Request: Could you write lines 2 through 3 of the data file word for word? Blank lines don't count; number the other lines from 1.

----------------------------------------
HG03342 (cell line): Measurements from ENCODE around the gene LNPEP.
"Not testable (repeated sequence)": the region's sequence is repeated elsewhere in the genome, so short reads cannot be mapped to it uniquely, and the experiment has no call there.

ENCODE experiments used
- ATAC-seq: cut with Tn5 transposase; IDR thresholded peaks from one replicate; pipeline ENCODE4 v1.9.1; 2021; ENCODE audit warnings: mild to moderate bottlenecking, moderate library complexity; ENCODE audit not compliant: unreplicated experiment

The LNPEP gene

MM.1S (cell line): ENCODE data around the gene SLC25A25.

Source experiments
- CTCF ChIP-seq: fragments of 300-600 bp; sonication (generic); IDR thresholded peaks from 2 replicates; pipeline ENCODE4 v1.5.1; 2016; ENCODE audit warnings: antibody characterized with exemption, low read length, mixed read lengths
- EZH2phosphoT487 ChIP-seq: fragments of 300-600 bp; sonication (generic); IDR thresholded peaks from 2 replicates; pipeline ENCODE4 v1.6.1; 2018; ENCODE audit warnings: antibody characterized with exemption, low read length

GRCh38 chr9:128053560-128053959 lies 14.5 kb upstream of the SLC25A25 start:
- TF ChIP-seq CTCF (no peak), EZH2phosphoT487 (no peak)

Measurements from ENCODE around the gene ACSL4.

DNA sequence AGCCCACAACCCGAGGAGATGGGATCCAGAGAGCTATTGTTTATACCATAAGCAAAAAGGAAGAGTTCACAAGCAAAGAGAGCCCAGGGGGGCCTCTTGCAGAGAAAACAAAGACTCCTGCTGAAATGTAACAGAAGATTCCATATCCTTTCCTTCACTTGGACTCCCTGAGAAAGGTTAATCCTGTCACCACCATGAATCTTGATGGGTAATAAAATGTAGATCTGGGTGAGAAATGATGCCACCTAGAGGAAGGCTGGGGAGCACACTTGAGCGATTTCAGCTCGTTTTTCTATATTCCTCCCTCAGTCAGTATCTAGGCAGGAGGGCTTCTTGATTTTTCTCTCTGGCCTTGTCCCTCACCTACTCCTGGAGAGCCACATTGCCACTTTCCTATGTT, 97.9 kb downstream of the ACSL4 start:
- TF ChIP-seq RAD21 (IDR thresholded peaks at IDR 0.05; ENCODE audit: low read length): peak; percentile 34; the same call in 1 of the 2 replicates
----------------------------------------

"Not testable (repeated sequence)": the region's sequence is repeated elsewhere in the genome, so short reads cannot be mapped to it uniquely, and the experiment has no call there.

ENCODE experiments used